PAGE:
So why is a ‘force for good’ model so effective at delivering commercial success? Here are just a few key reasons.
‘Conscious’ customers are attracted by a company that cares
Customers are responding to values-driven brands that can demonstrate verifiable credentials. According to several studies, such as Nielsen’s The Sustainability Imperative, global consumers say they will pay more for sustainable consumer brands. Sales of consumer goods with a demonstrated commitment to sustainability have also grown more than four per cent globally, while those that can’t claim sustainability, are growing by less than one per cent.
Employees are more engaged and top talent is drawn to the business
Organisations with a clear and engaging purpose that resonates with their people, are more likely to attract top talent, especially among younger employees who seek meaning in their careers. Employees are also more engaged and loyal, and feel a greater connection to their organisation. In fact, employees who find a meaningful purpose in their work are twice as satisfied with their jobs and are three times as likely to stay with their organisation and contribute to its success (O.C. Tanner’s 2019 Global Culture Report).
Cost savings and efficiencies
There’s a clear difference between stripping a company simply to cut costs and finding cost savings through more sustainable and less wasteful solutions and processes. From introducing solar panels and going paperless through to cutting single use plastics from the supply chain, it’s those companies that can find more environmentally friendly ways of working that will ultimately enjoy long-term efficiencies.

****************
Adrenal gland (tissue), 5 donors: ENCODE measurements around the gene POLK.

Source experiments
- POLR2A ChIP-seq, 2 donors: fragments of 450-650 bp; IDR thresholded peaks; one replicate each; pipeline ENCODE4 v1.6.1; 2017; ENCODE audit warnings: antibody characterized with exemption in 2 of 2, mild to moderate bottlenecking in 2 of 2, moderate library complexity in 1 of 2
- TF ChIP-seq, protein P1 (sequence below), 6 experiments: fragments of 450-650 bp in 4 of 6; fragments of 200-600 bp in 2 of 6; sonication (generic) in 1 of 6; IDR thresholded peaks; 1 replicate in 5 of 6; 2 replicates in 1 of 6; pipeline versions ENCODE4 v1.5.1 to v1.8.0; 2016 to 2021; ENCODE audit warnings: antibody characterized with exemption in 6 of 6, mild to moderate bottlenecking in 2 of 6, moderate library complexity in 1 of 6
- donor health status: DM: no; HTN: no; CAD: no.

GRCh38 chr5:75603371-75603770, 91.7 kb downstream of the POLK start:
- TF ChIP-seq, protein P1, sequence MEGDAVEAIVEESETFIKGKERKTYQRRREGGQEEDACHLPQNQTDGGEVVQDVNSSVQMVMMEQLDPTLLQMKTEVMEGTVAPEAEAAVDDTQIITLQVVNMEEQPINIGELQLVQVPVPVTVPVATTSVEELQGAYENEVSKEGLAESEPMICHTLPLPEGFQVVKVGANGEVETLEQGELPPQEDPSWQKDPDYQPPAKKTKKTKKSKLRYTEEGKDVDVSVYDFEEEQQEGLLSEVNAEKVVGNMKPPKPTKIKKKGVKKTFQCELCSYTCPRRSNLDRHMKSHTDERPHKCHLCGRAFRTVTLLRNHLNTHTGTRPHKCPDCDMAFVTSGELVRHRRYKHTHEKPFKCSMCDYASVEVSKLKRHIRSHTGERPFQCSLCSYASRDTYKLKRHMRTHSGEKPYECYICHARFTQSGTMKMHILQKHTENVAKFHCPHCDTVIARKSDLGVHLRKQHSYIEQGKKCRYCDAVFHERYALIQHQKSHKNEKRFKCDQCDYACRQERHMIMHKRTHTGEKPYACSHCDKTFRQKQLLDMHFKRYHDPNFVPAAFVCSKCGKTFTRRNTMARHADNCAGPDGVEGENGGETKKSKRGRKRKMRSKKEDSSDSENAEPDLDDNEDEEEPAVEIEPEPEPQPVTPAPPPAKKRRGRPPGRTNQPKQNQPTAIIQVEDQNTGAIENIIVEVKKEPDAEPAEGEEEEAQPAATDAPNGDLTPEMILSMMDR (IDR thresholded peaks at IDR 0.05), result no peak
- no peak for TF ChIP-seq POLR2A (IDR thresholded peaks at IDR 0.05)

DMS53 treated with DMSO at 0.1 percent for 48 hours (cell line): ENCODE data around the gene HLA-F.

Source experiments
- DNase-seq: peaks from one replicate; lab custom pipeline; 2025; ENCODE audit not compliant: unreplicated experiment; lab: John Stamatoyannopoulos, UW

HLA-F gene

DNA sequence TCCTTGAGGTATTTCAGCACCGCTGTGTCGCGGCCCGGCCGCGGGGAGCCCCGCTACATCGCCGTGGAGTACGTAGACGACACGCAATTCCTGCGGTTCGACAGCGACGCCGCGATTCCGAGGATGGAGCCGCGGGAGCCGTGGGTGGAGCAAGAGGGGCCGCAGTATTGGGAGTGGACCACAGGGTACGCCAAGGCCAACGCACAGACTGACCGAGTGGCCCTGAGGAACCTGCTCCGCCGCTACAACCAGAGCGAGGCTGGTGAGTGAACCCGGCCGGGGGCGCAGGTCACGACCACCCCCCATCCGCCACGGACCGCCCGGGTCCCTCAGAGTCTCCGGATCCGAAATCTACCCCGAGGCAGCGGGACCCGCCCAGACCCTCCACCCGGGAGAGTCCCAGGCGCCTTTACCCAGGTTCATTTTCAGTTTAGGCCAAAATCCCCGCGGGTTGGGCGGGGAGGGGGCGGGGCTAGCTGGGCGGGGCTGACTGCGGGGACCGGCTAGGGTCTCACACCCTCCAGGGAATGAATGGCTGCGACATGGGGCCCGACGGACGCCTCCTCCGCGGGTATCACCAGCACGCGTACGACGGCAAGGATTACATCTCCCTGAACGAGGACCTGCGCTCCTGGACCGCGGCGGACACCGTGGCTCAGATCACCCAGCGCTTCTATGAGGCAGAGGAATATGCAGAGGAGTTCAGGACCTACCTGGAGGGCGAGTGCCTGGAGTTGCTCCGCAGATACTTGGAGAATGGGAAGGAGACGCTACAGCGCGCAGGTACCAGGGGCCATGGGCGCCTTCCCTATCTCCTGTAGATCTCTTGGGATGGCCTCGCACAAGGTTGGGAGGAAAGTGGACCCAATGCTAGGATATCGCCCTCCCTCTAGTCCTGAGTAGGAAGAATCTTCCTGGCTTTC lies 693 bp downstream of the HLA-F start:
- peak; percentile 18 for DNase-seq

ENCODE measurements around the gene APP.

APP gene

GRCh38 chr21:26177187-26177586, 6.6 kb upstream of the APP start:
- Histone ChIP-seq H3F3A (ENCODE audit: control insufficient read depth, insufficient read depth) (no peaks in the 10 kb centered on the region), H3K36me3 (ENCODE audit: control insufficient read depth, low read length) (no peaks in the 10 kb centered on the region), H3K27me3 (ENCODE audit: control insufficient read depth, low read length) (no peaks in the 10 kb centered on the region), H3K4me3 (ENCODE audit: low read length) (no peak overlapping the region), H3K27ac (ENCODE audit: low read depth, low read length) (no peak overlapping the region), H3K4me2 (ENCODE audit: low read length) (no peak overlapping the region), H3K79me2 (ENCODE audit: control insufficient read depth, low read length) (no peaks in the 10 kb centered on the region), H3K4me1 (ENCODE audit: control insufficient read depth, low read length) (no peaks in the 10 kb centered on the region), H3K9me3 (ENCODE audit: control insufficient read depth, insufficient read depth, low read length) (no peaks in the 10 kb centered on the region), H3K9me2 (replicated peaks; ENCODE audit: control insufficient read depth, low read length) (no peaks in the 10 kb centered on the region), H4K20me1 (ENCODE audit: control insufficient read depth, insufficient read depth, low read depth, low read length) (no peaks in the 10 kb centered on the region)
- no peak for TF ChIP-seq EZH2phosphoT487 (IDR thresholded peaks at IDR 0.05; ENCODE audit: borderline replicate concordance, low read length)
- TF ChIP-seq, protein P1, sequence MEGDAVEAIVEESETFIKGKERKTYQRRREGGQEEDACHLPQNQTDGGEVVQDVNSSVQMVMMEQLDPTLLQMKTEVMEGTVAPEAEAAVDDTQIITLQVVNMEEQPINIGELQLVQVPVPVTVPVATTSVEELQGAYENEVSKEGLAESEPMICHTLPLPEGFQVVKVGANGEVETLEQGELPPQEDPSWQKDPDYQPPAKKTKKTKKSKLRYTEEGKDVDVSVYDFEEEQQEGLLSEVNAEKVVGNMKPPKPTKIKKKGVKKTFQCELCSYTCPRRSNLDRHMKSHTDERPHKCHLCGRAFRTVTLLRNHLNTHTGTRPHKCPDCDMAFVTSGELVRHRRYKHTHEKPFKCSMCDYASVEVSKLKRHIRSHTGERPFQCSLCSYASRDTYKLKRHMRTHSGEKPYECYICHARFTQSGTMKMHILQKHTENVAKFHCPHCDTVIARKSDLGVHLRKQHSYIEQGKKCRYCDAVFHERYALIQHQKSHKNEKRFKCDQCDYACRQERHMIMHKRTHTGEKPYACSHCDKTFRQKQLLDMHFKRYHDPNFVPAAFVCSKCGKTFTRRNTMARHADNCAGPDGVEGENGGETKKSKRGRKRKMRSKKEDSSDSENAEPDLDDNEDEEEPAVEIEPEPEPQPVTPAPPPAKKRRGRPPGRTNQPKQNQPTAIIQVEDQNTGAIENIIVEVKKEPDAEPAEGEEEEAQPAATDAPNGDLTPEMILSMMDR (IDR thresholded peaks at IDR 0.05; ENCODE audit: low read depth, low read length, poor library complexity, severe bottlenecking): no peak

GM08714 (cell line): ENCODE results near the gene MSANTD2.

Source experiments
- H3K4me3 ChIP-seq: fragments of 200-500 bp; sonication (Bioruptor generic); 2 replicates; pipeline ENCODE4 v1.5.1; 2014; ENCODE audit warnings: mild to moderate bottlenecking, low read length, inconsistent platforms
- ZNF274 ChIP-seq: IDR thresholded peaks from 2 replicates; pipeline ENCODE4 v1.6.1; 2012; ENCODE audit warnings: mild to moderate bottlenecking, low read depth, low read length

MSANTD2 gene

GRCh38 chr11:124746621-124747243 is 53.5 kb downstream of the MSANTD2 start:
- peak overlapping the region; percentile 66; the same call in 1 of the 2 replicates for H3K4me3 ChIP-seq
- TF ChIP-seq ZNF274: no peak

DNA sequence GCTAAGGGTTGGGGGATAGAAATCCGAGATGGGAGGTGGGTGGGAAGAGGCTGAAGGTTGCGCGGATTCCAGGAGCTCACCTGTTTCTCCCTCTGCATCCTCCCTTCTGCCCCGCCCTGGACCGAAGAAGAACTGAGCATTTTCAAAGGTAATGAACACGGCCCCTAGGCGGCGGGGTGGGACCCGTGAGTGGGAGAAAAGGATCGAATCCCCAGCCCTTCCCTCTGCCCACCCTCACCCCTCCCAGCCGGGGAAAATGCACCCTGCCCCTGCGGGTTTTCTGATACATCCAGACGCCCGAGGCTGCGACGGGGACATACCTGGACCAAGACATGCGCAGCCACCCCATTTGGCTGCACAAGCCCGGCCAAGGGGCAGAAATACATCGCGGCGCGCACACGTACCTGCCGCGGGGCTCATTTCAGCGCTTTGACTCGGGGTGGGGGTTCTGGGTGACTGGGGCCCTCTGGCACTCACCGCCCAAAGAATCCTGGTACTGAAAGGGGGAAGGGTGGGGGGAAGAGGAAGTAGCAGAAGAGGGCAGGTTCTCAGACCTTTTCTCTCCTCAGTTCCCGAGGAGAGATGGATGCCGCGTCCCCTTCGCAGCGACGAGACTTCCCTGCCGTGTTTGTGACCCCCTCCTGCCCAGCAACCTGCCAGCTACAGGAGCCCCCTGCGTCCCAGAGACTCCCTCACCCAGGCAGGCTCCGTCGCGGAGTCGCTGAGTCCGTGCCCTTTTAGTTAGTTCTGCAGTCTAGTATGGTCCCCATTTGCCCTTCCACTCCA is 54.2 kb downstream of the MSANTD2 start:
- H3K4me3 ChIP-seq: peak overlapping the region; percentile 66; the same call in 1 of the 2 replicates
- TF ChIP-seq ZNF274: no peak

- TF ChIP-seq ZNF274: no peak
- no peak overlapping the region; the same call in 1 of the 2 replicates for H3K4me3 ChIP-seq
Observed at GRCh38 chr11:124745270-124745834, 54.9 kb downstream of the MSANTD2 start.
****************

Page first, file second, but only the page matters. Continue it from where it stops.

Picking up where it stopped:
The B Corp model – why this must be the future
There’s a sea change in organisational priorities which is being driven by powerful movements and initiatives. One such movement – the Global B Corporation (‘B Corp’) – puts business as a ‘force for good’ at its very heart, verifying and certifying companies that balance people and planet with profit. With robust assessments to ensure only the very committed organisations receive accreditation, it’s creating a new wave of organisations that are redefining success in business. Creating a positive impact on employees, communities and the environment is now equally as important as profits.
The arrival and growth of B Corps, of which there are now over 3,564 in 74 countries (including Rowlinson Knitwear), is a watershed moment. It reflects the growing expectation that companies need to operate responsibly in everything they do, and excluding social and environmental considerations from their operations, will simply open them up to the risks of losing market share and destroying shareholder value. Many see B Corps as a much needed reboot for capitalism in the modern age, ensuring that the social responsibility of business is not only about profits, but also about contributing solutions to the world’s most pressing problems.